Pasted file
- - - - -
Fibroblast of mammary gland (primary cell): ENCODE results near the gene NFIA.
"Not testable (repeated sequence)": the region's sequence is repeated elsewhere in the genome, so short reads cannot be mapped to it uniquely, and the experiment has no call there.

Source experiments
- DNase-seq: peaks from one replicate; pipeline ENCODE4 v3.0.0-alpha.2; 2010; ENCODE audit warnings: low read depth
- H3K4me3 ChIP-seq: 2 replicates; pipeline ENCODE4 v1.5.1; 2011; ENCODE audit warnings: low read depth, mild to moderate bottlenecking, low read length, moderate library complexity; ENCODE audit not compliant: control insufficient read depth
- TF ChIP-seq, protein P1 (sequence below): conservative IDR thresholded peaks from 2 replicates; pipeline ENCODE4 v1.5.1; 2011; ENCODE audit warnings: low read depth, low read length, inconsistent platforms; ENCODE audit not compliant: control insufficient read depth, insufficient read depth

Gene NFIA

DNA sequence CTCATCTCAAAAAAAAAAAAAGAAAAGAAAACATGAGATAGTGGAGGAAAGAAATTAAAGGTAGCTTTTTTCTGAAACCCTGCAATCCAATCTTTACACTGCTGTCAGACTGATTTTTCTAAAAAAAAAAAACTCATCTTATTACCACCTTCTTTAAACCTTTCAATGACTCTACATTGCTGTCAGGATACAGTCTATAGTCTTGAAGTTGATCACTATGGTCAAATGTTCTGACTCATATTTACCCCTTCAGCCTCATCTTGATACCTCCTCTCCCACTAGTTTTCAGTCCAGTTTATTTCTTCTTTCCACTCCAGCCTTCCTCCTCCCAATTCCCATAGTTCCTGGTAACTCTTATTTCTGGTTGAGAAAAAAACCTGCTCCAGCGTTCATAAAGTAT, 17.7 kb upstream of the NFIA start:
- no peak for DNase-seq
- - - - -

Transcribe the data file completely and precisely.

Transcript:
Fibroblast of mammary gland (primary cell): ENCODE results near the gene NFIA.
"Not testable (repeated sequence)": the region's sequence is repeated elsewhere in the genome, so short reads cannot be mapped to it uniquely, and the experiment has no call there.

Source experiments
- DNase-seq: peaks from one replicate; pipeline ENCODE4 v3.0.0-alpha.2; 2010; ENCODE audit warnings: low read depth
- H3K4me3 ChIP-seq: 2 replicates; pipeline ENCODE4 v1.5.1; 2011; ENCODE audit warnings: low read depth, mild to moderate bottlenecking, low read length, moderate library complexity; ENCODE audit not compliant: control insufficient read depth
- TF ChIP-seq, protein P1 (sequence below): conservative IDR thresholded peaks from 2 replicates; pipeline ENCODE4 v1.5.1; 2011; ENCODE audit warnings: low read depth, low read length, inconsistent platforms; ENCODE audit not compliant: control insufficient read depth, insufficient read depth

Gene NFIA

DNA sequence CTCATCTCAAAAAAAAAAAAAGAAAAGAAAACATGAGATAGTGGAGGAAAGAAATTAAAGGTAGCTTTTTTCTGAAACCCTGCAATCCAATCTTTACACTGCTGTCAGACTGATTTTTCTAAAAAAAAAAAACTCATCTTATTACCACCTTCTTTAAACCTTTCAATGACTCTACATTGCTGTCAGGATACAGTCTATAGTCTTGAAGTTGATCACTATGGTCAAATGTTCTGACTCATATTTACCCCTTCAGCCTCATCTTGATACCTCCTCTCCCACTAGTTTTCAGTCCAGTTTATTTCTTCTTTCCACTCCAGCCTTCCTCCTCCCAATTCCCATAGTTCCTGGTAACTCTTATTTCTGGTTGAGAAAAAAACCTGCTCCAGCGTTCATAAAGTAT, 17.7 kb upstream of the NFIA start:
- no peak for DNase-seq